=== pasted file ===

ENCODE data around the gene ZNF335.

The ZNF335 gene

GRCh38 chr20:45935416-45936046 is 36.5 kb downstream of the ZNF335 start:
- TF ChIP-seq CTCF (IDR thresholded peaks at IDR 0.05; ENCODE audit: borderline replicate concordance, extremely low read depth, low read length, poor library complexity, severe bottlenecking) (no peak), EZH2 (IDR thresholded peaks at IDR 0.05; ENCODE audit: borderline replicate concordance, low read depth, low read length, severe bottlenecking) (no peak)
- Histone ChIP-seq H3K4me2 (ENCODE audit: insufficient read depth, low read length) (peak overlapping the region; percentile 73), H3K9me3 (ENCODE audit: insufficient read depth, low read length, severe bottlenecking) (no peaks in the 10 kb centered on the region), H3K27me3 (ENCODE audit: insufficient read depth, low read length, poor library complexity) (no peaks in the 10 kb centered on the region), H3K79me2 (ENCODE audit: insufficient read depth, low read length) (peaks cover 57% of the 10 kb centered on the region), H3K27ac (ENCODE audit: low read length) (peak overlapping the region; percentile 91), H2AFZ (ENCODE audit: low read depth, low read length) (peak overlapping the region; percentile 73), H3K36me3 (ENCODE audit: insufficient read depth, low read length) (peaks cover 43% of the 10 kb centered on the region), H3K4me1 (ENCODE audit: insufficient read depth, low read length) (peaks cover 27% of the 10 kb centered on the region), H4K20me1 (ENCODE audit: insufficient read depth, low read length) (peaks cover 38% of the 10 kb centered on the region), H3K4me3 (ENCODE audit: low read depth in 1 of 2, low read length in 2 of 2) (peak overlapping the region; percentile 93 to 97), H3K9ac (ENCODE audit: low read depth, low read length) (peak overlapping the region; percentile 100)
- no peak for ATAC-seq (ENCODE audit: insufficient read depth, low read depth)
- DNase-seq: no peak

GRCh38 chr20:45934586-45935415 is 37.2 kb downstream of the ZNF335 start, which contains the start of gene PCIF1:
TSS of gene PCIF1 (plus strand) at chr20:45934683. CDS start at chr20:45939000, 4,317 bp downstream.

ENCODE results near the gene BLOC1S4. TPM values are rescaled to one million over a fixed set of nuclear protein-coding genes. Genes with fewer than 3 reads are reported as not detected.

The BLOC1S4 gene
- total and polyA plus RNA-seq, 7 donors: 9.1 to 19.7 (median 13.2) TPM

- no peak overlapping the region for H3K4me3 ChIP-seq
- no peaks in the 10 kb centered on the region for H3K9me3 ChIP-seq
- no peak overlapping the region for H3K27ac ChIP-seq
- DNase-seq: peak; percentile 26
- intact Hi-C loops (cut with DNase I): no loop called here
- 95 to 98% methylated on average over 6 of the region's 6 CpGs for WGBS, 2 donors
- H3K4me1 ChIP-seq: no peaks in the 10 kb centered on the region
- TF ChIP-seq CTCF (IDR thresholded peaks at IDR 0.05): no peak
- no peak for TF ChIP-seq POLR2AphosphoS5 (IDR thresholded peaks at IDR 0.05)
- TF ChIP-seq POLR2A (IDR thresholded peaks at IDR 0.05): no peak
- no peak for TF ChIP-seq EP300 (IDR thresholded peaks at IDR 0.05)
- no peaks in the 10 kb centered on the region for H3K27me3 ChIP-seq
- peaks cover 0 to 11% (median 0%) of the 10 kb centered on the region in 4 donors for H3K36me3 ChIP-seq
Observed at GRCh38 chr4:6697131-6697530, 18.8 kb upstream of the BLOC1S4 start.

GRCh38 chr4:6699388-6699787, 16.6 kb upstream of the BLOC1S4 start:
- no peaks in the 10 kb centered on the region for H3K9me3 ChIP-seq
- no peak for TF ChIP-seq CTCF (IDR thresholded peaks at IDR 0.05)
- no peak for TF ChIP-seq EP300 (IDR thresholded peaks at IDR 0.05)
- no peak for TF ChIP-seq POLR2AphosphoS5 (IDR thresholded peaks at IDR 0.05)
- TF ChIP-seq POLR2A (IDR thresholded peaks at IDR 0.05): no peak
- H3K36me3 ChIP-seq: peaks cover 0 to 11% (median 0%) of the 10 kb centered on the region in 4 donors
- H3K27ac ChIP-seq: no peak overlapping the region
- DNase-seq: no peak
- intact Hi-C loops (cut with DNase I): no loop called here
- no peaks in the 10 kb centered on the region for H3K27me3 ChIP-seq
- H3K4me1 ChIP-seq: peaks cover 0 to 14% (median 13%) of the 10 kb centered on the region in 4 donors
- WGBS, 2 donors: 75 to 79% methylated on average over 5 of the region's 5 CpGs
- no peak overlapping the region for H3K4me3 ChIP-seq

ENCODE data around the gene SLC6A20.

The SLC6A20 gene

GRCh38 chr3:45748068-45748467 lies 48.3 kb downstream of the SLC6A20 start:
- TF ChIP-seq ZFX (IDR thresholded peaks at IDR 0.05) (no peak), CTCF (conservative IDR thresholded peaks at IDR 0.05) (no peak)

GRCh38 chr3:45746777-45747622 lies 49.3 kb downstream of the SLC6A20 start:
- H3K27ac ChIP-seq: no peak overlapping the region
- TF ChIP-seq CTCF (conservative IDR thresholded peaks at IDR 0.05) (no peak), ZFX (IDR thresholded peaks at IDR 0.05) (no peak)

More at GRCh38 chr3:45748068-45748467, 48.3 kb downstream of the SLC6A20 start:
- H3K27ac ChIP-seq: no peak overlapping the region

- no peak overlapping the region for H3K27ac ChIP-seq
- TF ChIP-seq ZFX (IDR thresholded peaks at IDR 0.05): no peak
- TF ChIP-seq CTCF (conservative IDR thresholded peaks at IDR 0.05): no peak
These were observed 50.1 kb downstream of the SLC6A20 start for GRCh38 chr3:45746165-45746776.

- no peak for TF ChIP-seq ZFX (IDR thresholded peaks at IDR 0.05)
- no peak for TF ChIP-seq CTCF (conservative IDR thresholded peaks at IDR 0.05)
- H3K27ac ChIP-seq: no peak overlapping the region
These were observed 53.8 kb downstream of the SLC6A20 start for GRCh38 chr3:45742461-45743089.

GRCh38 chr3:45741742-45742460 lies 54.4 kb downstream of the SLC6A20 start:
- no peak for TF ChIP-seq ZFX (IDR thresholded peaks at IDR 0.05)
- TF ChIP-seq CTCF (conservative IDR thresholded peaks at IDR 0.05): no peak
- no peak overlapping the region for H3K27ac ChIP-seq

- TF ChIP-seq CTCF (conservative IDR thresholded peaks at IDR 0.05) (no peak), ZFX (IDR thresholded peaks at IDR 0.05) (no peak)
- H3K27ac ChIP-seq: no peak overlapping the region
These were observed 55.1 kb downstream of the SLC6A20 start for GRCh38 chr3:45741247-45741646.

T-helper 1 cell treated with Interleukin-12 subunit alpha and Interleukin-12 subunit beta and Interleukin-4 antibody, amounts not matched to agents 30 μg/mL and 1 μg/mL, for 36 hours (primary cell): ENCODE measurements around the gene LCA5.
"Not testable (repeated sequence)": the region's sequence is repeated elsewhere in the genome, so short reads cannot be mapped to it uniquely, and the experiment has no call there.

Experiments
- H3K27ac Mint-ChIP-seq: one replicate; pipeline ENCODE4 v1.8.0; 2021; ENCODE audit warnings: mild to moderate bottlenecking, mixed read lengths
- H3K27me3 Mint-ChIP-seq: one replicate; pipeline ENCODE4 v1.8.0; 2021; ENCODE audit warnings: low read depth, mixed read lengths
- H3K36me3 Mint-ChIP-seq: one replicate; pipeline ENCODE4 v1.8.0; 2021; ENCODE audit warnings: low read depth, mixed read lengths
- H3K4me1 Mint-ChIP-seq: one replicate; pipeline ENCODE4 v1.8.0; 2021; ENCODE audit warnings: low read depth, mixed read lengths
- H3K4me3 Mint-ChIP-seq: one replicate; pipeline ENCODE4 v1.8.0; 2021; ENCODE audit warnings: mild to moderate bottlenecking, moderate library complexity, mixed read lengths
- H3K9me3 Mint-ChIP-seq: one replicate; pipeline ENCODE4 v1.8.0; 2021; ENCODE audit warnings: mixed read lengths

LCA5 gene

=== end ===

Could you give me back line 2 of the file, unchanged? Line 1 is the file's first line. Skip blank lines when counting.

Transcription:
The ZNF335 gene